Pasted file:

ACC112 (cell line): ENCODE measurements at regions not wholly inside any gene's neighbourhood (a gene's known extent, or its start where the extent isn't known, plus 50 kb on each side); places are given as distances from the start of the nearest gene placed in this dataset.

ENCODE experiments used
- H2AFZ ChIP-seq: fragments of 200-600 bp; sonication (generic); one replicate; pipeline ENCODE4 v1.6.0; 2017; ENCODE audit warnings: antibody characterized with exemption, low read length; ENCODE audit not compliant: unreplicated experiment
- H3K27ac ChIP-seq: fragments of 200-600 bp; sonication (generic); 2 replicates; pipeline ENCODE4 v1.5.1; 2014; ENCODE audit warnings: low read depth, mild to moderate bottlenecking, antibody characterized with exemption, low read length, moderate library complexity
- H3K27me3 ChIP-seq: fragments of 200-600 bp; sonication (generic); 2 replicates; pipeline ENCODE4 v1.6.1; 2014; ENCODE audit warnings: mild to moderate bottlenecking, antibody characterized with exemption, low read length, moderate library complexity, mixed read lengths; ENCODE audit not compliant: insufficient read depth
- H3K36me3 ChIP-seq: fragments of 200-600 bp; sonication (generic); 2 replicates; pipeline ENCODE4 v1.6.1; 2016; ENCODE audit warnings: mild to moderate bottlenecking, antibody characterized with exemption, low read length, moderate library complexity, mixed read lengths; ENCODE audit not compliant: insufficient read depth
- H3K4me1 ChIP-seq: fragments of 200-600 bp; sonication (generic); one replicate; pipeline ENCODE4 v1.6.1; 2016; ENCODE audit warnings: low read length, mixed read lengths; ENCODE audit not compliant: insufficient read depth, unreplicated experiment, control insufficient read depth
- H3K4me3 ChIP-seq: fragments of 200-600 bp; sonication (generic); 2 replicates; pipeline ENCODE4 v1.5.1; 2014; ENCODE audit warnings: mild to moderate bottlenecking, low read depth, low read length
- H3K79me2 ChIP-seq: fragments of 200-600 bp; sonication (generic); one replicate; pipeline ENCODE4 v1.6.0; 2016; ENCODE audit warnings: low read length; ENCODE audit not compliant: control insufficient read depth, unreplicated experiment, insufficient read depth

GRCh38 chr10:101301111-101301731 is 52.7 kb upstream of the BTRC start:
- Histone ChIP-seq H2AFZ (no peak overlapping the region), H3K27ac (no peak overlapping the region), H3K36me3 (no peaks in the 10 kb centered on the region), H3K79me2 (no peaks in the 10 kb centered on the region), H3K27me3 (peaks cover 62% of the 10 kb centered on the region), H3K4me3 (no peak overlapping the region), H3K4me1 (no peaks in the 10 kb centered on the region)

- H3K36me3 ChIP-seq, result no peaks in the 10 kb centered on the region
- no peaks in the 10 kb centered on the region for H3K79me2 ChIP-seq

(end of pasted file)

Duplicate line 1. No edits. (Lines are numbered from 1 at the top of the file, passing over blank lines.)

ACC112 (cell line): ENCODE measurements at regions not wholly inside any gene's neighbourhood (a gene's known extent, or its start where the extent isn't known, plus 50 kb on each side); places are given as distances from the start of the nearest gene placed in this dataset.